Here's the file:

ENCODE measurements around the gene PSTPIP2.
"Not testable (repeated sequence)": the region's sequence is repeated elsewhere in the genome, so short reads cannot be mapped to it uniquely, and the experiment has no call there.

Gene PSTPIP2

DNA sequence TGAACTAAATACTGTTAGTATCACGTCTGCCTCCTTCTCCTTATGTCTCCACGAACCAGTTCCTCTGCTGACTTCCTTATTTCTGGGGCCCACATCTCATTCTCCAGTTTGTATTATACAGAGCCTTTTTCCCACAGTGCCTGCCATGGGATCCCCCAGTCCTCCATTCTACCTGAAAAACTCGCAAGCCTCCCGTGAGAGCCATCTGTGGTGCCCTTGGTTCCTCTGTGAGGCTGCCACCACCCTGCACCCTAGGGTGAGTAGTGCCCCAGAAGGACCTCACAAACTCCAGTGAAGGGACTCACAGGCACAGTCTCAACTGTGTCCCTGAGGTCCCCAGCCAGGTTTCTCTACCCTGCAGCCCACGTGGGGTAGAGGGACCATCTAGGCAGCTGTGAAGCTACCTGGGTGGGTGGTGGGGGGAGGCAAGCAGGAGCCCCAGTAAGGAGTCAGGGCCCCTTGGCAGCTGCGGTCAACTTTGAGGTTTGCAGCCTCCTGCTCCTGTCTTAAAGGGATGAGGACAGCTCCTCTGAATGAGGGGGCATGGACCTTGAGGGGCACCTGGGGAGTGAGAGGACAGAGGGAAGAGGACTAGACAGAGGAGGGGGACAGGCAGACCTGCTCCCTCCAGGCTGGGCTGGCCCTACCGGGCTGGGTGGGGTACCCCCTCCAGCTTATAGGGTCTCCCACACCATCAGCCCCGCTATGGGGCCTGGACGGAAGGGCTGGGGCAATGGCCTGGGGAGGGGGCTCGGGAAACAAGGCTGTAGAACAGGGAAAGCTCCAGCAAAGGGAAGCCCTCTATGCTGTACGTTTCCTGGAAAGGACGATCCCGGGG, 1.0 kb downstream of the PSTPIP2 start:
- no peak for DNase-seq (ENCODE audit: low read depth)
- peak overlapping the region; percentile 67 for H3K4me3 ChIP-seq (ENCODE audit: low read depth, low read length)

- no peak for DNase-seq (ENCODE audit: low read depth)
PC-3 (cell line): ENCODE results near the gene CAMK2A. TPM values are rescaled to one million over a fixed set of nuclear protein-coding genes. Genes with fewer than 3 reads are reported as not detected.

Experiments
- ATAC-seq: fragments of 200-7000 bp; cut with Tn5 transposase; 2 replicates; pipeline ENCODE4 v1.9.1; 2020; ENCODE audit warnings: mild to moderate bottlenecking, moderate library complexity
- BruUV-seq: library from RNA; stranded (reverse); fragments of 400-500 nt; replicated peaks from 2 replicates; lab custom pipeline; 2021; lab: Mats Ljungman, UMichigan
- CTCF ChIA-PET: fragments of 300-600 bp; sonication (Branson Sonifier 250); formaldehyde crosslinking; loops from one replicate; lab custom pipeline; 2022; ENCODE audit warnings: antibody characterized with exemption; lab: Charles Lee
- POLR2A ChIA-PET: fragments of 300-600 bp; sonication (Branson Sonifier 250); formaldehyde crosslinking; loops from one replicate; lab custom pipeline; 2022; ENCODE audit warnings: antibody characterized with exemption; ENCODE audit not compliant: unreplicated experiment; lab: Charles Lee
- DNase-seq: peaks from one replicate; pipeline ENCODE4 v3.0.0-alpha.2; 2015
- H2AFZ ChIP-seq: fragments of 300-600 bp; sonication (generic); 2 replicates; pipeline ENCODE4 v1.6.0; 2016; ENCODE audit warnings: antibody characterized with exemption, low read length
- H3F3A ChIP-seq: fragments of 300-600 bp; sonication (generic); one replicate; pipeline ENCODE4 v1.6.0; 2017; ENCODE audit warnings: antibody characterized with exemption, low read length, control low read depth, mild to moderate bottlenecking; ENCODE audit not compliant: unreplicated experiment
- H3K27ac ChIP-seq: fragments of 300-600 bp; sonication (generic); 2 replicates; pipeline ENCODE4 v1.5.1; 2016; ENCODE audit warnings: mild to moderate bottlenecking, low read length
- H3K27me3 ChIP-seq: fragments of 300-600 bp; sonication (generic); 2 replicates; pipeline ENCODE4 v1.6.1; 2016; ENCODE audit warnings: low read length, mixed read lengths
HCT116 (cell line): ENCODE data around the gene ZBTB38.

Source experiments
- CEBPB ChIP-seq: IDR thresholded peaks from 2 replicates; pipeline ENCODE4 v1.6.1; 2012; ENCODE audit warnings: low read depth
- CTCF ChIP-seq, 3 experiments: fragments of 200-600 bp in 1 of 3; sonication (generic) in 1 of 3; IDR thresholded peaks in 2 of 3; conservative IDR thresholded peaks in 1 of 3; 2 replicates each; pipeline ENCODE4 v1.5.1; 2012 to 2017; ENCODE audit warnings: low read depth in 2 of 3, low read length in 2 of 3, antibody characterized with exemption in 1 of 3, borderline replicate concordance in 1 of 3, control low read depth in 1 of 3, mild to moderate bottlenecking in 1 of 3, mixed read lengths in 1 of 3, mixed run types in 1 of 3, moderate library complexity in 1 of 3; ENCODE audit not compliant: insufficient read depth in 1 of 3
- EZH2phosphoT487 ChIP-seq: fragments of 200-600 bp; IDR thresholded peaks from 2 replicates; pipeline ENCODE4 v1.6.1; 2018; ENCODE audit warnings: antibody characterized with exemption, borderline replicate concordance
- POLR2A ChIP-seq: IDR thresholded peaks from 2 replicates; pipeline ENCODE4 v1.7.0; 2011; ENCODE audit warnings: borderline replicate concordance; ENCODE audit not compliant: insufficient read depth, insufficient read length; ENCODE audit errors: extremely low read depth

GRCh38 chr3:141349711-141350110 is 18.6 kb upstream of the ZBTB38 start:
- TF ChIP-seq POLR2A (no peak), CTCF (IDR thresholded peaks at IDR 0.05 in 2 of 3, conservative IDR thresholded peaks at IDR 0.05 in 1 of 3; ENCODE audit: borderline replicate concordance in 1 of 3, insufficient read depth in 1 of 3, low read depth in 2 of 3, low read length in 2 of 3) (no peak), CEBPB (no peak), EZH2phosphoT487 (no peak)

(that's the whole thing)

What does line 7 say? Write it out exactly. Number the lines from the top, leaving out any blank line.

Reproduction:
- no peak for DNase-seq (ENCODE audit: low read depth)